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Animal Rights Activists Raid A Wisconsin Farm and Release 3000 Minks

Source: Wikipedia

Animal activists aren’t known to take laws into their own hands when advocating for their cause as it doesn’t align with their fundamental principles. Instead, they would typically invest in creating awareness and engaging the relevant authorities to handle animal abuse. That is why it’s difficult to come to terms with the fact that there’s an animal rights group that has now become an eco-terrorist organization, as critics call it.
The group, named the Animal Liberation Front (ALF), is a decentralized socio-political organization without a leader. According to the FBI, they are a “loosely organized extremist movement committed to ending the abuse and exploitation of animals.”

They’re popular for their radicalism which largely involves raiding farms and laboratories to release animals. One of their most recent activities happened on August 11 when they reportedly released 3000 minks from a farm in Wisconsin during a late-night operation.
According to reports from The Star Tribune, the animal rights activists broke into the Olsen Fur Farm between late night and the wee hours of the morning by cutting through a chain link fence. The perpetrators then opened the cages and let the animals run wild. It wasn’t until the next morning that the owners realized that their farm had been raided.

ALF accepted responsibility for the heist in an anonymous message released by their North American Animal Liberation Press Office. “It’s operational for now, but maybe releasing several hundred mink has a chance to close it for good. We hope many of the mink enjoy their freedom in the wild and that this farm will be unable to breed thousands upon thousands of them in future years,” the statement read. The group also admitted that they had raided the same farm in 1997 and released 800 minks.

However, the president of the Fur Commission USA, Challis Hobbs, has stated that the group’s action is counterintuitive to their cause. In his words, the released minks “basically just die because there’s nothing to eat, and they don’t have burrows to find security from predator attacks. It messes with the ecosystem.” Fortunately, law enforcement has confirmed that about 90% of the animals have been recovered.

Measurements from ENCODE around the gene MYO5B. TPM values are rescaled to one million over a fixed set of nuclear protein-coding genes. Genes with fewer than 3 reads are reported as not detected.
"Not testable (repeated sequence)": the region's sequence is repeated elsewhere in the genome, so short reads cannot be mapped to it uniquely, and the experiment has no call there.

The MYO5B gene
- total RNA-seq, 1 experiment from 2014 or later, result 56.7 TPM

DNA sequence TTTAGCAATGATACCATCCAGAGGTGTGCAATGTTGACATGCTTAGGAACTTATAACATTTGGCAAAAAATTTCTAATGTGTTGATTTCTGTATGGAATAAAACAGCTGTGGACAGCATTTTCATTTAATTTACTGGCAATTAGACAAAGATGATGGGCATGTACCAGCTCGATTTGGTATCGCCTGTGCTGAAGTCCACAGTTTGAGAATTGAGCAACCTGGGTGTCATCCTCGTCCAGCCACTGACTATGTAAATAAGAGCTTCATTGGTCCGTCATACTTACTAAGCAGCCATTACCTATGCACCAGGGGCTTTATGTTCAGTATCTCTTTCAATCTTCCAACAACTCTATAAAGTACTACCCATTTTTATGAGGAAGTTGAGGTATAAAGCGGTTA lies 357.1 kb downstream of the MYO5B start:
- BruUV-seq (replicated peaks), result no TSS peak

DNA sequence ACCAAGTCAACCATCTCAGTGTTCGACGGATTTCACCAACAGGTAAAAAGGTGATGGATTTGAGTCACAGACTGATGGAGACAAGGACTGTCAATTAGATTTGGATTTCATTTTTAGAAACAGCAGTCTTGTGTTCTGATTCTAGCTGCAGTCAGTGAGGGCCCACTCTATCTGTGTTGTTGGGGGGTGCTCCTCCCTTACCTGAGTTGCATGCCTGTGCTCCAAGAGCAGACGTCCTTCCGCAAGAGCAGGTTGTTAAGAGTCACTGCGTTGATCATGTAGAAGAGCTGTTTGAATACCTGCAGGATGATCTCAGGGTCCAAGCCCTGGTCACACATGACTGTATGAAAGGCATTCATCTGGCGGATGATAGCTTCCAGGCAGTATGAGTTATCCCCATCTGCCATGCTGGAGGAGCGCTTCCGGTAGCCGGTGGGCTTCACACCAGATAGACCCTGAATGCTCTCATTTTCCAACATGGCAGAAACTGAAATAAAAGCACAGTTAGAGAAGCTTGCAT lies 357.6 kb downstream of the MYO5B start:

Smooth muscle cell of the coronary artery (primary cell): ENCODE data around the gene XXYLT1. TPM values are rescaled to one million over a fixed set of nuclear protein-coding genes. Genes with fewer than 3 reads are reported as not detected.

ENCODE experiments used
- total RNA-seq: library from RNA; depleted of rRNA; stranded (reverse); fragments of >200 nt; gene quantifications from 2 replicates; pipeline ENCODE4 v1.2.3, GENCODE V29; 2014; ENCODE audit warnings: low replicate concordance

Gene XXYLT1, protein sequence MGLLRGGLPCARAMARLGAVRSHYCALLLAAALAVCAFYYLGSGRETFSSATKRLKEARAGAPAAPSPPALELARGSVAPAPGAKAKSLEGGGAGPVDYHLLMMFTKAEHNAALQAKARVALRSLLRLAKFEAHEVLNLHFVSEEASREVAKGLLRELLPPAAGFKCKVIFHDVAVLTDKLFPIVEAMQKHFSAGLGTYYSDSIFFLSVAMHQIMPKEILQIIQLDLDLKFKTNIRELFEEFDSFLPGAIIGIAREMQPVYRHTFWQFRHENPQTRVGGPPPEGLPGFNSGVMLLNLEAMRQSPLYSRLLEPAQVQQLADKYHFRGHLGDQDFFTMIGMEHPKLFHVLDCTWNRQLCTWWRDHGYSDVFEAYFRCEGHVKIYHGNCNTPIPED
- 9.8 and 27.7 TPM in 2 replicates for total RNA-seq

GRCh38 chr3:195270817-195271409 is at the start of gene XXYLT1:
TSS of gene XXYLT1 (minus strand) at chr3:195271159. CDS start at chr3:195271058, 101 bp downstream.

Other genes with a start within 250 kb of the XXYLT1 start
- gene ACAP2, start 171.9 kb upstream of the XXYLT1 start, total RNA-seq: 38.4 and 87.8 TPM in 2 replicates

Minks are small carnivorous animals from the weasel family whose existence is mostly threatened by fur farms. These farms breed them for their furs which serve as quality raw materials for the fashion industry.
Since it takes about 60 minks to produce one fur coat, minks are killed in large numbers to satisfy the high demand for them. As you can imagine, this news is every animal rights activist’s worst nightmare, even though the International Union for Conservation of Nature (IUCN) classifies them as “least concern.”
While animal rights activism is a laudable cause, it remains counterproductive and illegal to use extreme measures to pass the point across.

To that end, law enforcement agencies are trying to close in on perpetrators of this crime and bring them to book.
Individuals with information about any unusual nocturnal activities on August 11 in the State Road 121 area are encouraged to come forward.


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